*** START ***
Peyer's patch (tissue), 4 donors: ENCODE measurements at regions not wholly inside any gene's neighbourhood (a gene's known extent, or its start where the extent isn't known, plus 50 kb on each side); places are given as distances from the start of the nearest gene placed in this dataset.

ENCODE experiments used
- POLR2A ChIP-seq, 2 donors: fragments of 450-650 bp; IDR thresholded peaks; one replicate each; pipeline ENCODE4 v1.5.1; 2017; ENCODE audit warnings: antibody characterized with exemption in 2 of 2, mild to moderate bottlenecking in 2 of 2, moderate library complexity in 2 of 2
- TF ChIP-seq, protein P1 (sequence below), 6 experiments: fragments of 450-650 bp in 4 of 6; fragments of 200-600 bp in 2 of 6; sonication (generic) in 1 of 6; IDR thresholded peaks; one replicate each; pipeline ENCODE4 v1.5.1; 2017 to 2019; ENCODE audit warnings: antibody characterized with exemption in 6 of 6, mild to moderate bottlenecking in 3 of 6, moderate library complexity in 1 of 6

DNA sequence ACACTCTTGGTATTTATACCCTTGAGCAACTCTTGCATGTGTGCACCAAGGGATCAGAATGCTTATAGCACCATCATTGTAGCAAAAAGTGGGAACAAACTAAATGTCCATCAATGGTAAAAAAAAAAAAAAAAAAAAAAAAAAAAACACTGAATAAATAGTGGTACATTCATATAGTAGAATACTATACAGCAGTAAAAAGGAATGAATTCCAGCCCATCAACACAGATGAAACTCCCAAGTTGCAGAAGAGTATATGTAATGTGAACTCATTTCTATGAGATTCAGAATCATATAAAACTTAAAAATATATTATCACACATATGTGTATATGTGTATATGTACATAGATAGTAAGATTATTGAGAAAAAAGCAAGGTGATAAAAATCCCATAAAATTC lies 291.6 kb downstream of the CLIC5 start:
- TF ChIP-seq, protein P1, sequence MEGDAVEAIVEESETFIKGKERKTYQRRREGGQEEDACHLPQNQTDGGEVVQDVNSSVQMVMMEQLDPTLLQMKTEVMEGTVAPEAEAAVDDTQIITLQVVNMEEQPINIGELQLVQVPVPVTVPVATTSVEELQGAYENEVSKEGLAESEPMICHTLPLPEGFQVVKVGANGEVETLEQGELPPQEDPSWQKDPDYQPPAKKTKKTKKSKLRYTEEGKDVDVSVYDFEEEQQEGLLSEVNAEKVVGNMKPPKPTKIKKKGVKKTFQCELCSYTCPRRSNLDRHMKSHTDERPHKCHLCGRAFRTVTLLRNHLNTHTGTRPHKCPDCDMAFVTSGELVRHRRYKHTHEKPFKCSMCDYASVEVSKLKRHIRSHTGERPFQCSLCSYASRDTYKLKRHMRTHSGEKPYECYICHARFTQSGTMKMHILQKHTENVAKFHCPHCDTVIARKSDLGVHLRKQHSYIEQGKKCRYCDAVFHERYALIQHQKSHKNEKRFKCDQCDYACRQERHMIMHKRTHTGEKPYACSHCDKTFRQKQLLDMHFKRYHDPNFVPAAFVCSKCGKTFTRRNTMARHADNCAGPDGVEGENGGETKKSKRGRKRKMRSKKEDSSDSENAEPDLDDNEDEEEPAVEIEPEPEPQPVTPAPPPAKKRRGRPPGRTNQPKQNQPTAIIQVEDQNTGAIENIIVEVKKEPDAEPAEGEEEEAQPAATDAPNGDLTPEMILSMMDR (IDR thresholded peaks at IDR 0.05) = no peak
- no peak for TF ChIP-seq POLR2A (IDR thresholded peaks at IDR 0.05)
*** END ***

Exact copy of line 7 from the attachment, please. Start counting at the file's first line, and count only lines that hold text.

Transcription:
- no peak for TF ChIP-seq POLR2A (IDR thresholded peaks at IDR 0.05)